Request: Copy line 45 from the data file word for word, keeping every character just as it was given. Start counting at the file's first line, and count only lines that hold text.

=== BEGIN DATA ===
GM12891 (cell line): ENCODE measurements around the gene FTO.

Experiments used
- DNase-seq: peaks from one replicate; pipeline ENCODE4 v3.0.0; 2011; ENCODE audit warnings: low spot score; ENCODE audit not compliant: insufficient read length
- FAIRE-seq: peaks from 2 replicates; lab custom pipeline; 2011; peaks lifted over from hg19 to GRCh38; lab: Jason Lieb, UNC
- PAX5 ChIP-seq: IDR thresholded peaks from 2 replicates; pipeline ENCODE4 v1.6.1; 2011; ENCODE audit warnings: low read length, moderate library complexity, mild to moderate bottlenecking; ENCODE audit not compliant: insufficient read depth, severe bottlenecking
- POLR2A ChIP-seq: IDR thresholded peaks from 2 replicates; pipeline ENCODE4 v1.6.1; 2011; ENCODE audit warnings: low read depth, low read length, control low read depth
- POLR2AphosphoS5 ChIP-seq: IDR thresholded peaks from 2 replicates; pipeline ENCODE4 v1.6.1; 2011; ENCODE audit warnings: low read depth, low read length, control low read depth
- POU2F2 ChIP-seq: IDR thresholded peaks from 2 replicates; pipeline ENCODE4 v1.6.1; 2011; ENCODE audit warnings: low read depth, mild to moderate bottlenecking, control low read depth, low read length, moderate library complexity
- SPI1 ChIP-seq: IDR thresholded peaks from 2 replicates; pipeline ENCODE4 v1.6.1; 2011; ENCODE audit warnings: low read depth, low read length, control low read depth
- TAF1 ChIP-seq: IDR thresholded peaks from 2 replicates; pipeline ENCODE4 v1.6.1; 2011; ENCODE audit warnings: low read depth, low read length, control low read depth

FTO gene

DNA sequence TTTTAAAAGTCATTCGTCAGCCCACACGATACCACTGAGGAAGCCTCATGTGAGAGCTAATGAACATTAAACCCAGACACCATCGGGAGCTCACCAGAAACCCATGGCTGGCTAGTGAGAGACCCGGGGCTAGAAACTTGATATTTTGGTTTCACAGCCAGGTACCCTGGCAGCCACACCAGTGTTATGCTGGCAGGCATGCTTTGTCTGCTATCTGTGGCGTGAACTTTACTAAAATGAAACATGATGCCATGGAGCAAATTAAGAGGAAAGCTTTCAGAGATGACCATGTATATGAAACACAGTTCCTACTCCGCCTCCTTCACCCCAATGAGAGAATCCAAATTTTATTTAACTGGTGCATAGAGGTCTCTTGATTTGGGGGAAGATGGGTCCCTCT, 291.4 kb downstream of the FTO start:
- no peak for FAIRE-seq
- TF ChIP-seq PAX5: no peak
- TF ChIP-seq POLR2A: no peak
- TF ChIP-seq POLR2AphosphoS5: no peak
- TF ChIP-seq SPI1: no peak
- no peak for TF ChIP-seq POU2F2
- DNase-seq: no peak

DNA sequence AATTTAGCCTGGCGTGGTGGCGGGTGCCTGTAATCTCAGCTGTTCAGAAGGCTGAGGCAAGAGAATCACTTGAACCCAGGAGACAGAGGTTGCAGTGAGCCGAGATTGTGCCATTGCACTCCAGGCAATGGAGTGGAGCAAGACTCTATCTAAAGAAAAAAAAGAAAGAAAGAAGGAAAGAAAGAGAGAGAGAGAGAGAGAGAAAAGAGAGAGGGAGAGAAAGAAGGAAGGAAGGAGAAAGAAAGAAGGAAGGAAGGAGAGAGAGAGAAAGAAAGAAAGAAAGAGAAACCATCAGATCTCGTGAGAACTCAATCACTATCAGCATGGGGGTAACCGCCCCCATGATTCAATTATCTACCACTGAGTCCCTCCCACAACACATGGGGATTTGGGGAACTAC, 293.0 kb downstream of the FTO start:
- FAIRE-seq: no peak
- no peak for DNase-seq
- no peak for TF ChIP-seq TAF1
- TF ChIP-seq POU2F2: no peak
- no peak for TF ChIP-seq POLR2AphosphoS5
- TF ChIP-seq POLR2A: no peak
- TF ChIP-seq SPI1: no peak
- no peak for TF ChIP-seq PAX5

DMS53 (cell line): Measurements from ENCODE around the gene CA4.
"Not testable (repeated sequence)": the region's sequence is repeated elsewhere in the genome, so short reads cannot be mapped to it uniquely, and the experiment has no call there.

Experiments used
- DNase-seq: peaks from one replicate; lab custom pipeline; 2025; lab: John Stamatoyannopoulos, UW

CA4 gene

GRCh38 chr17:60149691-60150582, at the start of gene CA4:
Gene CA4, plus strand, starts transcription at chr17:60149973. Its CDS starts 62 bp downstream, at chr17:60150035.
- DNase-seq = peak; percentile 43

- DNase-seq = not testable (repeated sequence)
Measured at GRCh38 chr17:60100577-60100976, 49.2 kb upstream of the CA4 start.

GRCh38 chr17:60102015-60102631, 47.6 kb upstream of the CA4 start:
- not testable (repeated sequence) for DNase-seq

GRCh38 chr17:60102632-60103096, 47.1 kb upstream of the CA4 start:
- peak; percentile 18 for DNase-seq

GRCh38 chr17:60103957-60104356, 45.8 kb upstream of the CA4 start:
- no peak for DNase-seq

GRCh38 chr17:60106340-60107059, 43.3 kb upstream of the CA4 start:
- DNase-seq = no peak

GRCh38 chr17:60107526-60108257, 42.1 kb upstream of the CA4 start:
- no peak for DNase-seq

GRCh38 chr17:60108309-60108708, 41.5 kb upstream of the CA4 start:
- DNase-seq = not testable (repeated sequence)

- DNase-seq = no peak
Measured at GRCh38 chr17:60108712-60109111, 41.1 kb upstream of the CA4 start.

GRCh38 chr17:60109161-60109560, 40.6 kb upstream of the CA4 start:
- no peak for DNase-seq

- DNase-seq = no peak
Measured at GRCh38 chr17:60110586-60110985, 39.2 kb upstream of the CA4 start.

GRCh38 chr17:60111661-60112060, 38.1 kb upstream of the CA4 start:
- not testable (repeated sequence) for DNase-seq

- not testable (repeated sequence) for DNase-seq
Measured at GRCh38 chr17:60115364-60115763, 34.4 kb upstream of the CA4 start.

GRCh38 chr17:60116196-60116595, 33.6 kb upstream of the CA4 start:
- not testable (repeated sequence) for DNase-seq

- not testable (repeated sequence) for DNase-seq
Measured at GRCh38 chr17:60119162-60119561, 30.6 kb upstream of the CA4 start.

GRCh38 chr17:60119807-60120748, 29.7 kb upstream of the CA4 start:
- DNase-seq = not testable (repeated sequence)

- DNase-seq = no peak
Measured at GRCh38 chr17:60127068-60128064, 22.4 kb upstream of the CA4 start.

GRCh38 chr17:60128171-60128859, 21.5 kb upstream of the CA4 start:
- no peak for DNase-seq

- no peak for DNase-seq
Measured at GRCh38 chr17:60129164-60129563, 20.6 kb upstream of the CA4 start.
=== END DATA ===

GRCh38 chr17:60106340-60107059, 43.3 kb upstream of the CA4 start: